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Stress in Health and Disease

Stress in Health and Disease This article is only available in the PDF format. Download the PDF to view the article, as well as its associated figures and tables. Abstract More than 40 years have elapsed since the concept of the general adaptation syndrome (GAS) was introduced by Selye in a letter to the editor of Nature. It has since been widely studied, leading to nearly 100,000 publications in the medical and lay press. The essence of the idea is that a wide variety of nonspecific stimuli provoke a relatively stereotyped pattern of response marked by increased adrenal cortical secretion or even adrenal cortical hypertrophy. Selye regards a "stressor" to be any stimulus capable of leading to "general adaptation." The phenomenon of adaptation has become of major importance to neurologists in understanding some of the relationships between the hypothalamus, other parts of the nervous system, and the adrenal cortex, both in terms of normal function and the pathogenesis of a wide variety of diseases. Selye intended this volume to be an encyclopedia dealing with many aspects of stress ranging from http://www.deepdyve.com/assets/images/DeepDyve-Logo-lg.png Archives of Neurology American Medical Association

Stress in Health and Disease

Archives of Neurology , Volume 34 (3) – Mar 1, 1977

Stress in Health and Disease

Abstract

This article is only available in the PDF format. Download the PDF to view the article, as well as its associated figures and tables. Abstract More than 40 years have elapsed since the concept of the general adaptation syndrome (GAS) was introduced by Selye in a letter to the editor of Nature. It has since been widely studied, leading to nearly 100,000 publications in the medical and lay press. The essence of the idea is that a wide variety of nonspecific stimuli provoke a relatively...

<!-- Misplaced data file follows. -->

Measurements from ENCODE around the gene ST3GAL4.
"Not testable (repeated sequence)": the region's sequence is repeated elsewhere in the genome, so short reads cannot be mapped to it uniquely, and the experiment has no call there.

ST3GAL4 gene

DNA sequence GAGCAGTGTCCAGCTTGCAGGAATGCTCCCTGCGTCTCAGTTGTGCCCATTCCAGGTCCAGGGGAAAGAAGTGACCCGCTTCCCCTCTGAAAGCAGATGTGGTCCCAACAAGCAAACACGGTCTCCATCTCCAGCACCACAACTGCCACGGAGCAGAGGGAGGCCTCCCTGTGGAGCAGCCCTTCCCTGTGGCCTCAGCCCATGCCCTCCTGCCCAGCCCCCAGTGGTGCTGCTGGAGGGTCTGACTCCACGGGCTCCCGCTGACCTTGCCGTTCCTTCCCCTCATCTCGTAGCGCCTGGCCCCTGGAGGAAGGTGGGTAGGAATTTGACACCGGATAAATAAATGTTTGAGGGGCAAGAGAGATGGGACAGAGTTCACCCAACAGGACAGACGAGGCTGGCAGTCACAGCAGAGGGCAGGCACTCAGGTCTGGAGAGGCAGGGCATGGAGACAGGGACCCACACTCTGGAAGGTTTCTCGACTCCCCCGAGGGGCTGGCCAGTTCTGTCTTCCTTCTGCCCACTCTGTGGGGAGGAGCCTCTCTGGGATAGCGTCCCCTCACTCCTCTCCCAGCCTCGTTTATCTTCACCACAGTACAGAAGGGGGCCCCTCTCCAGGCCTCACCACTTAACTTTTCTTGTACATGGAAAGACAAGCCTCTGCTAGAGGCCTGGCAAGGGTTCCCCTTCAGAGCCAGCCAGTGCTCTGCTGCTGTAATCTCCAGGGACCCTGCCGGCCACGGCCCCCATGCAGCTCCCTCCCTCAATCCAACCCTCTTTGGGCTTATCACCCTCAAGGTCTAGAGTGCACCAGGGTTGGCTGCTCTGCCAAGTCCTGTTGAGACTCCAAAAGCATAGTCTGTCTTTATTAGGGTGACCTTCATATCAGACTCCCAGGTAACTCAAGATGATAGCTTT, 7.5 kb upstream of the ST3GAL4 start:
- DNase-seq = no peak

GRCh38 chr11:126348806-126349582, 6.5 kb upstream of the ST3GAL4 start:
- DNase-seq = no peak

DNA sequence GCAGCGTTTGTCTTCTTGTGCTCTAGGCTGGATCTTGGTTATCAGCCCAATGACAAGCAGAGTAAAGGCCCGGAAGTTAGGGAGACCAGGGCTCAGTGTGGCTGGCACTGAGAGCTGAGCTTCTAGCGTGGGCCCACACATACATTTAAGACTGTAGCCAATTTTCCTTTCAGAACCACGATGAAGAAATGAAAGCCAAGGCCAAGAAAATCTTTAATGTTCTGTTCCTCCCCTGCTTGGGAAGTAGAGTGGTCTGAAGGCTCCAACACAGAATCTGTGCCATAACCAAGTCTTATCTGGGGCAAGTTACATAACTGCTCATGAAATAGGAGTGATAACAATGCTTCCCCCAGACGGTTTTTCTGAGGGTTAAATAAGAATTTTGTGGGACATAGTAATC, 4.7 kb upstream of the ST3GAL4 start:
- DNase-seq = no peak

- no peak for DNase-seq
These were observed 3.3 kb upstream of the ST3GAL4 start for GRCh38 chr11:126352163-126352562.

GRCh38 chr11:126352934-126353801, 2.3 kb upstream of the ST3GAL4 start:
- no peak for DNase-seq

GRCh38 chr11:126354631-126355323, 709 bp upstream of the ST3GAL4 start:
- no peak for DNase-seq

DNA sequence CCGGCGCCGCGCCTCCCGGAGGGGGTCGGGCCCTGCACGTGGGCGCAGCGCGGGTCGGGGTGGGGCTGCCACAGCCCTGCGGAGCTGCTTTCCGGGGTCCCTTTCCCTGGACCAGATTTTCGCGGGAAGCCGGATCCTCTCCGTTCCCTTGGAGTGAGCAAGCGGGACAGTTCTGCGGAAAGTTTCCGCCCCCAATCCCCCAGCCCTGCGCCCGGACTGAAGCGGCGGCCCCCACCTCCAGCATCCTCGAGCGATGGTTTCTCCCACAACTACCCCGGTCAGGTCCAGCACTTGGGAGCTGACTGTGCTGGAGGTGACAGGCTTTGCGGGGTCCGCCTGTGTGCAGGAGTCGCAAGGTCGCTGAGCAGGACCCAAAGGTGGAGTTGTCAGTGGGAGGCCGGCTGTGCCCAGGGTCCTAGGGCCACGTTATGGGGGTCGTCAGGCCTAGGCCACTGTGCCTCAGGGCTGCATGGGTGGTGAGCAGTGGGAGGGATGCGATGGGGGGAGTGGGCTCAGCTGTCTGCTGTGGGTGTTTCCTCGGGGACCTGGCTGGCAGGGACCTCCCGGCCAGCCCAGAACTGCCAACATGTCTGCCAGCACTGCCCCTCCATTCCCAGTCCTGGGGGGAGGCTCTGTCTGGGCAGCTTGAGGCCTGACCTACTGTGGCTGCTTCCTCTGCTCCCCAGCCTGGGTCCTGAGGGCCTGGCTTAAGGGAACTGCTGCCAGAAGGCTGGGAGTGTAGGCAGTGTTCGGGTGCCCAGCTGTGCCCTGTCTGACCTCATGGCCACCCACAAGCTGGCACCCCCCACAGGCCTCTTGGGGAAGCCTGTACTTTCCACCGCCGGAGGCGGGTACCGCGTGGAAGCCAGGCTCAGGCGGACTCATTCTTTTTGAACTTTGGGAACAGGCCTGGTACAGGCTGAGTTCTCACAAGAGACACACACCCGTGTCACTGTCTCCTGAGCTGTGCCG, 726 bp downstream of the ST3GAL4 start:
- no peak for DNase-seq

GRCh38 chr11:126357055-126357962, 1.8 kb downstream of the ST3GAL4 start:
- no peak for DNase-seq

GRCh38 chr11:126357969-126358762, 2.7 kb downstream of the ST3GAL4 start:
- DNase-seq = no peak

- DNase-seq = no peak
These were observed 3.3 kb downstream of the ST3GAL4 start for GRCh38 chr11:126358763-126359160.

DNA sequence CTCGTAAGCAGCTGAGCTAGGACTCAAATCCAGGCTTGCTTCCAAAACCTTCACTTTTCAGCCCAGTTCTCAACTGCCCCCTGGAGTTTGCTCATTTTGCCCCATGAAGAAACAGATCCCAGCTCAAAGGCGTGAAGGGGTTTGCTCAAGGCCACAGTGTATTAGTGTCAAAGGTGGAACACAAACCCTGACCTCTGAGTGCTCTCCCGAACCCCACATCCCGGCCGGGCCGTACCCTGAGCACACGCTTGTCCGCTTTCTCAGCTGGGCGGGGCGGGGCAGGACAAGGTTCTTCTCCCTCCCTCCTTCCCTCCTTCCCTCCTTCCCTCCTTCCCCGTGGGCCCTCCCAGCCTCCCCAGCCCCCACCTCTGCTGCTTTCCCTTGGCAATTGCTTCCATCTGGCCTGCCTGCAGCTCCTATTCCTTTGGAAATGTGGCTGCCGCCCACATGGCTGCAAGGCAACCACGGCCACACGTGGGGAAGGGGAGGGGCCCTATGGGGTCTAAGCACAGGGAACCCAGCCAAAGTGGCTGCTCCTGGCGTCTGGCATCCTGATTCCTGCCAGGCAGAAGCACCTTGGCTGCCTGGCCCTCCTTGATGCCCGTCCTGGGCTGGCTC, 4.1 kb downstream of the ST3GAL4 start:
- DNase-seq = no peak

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Publisher
American Medical Association
Copyright
Copyright © 1977 American Medical Association. All Rights Reserved.
ISSN
0003-9942
eISSN
1538-3687
DOI
10.1001/archneur.1977.00500150088024
Publisher site
See Article on Publisher Site

Abstract

This article is only available in the PDF format. Download the PDF to view the article, as well as its associated figures and tables. Abstract More than 40 years have elapsed since the concept of the general adaptation syndrome (GAS) was introduced by Selye in a letter to the editor of Nature. It has since been widely studied, leading to nearly 100,000 publications in the medical and lay press. The essence of the idea is that a wide variety of nonspecific stimuli provoke a relatively stereotyped pattern of response marked by increased adrenal cortical secretion or even adrenal cortical hypertrophy. Selye regards a "stressor" to be any stimulus capable of leading to "general adaptation." The phenomenon of adaptation has become of major importance to neurologists in understanding some of the relationships between the hypothalamus, other parts of the nervous system, and the adrenal cortex, both in terms of normal function and the pathogenesis of a wide variety of diseases. Selye intended this volume to be an encyclopedia dealing with many aspects of stress ranging from

Journal

Archives of NeurologyAmerican Medical Association

Published: Mar 1, 1977

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